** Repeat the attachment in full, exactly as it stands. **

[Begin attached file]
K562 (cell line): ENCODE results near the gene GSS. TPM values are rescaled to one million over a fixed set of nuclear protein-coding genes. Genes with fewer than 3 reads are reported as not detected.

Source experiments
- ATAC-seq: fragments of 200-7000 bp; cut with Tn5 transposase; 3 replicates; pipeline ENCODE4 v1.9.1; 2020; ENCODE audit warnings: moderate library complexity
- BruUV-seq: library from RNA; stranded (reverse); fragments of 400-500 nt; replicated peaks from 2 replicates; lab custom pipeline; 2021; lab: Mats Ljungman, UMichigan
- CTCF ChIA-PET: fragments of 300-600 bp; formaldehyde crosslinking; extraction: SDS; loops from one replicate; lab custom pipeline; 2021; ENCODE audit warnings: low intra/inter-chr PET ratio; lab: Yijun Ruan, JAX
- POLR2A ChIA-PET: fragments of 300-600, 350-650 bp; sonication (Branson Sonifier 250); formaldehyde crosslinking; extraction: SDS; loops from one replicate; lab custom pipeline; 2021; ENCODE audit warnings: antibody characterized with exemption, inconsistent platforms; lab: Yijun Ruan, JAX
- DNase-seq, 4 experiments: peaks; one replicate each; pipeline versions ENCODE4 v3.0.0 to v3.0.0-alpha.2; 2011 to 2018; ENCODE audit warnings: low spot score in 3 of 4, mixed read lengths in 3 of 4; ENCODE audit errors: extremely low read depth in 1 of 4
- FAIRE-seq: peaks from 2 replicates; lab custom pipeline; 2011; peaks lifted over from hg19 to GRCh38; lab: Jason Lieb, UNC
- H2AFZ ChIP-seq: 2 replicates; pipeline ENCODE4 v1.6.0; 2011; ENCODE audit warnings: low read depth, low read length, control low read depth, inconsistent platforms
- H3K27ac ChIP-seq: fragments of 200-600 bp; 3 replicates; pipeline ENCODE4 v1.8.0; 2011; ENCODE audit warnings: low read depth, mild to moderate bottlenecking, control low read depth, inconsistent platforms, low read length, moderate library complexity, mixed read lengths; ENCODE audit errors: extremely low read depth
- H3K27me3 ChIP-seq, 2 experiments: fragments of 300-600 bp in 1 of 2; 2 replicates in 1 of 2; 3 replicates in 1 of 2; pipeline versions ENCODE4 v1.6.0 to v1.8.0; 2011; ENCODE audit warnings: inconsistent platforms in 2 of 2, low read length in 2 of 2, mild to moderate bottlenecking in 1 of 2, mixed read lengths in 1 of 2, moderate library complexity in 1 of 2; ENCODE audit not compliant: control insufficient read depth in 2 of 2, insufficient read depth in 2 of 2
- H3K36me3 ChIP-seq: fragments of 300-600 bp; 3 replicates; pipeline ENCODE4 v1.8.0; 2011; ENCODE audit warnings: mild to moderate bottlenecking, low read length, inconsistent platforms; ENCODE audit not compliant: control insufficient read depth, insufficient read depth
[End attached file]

K562 (cell line): ENCODE results near the gene GSS. TPM values are rescaled to one million over a fixed set of nuclear protein-coding genes. Genes with fewer than 3 reads are reported as not detected.

Source experiments
- ATAC-seq: fragments of 200-7000 bp; cut with Tn5 transposase; 3 replicates; pipeline ENCODE4 v1.9.1; 2020; ENCODE audit warnings: moderate library complexity
- BruUV-seq: library from RNA; stranded (reverse); fragments of 400-500 nt; replicated peaks from 2 replicates; lab custom pipeline; 2021; lab: Mats Ljungman, UMichigan
- CTCF ChIA-PET: fragments of 300-600 bp; formaldehyde crosslinking; extraction: SDS; loops from one replicate; lab custom pipeline; 2021; ENCODE audit warnings: low intra/inter-chr PET ratio; lab: Yijun Ruan, JAX
- POLR2A ChIA-PET: fragments of 300-600, 350-650 bp; sonication (Branson Sonifier 250); formaldehyde crosslinking; extraction: SDS; loops from one replicate; lab custom pipeline; 2021; ENCODE audit warnings: antibody characterized with exemption, inconsistent platforms; lab: Yijun Ruan, JAX
- DNase-seq, 4 experiments: peaks; one replicate each; pipeline versions ENCODE4 v3.0.0 to v3.0.0-alpha.2; 2011 to 2018; ENCODE audit warnings: low spot score in 3 of 4, mixed read lengths in 3 of 4; ENCODE audit errors: extremely low read depth in 1 of 4
- FAIRE-seq: peaks from 2 replicates; lab custom pipeline; 2011; peaks lifted over from hg19 to GRCh38; lab: Jason Lieb, UNC
- H2AFZ ChIP-seq: 2 replicates; pipeline ENCODE4 v1.6.0; 2011; ENCODE audit warnings: low read depth, low read length, control low read depth, inconsistent platforms
- H3K27ac ChIP-seq: fragments of 200-600 bp; 3 replicates; pipeline ENCODE4 v1.8.0; 2011; ENCODE audit warnings: low read depth, mild to moderate bottlenecking, control low read depth, inconsistent platforms, low read length, moderate library complexity, mixed read lengths; ENCODE audit errors: extremely low read depth
- H3K27me3 ChIP-seq, 2 experiments: fragments of 300-600 bp in 1 of 2; 2 replicates in 1 of 2; 3 replicates in 1 of 2; pipeline versions ENCODE4 v1.6.0 to v1.8.0; 2011; ENCODE audit warnings: inconsistent platforms in 2 of 2, low read length in 2 of 2, mild to moderate bottlenecking in 1 of 2, mixed read lengths in 1 of 2, moderate library complexity in 1 of 2; ENCODE audit not compliant: control insufficient read depth in 2 of 2, insufficient read depth in 2 of 2
- H3K36me3 ChIP-seq: fragments of 300-600 bp; 3 replicates; pipeline ENCODE4 v1.8.0; 2011; ENCODE audit warnings: mild to moderate bottlenecking, low read length, inconsistent platforms; ENCODE audit not compliant: control insufficient read depth, insufficient read depth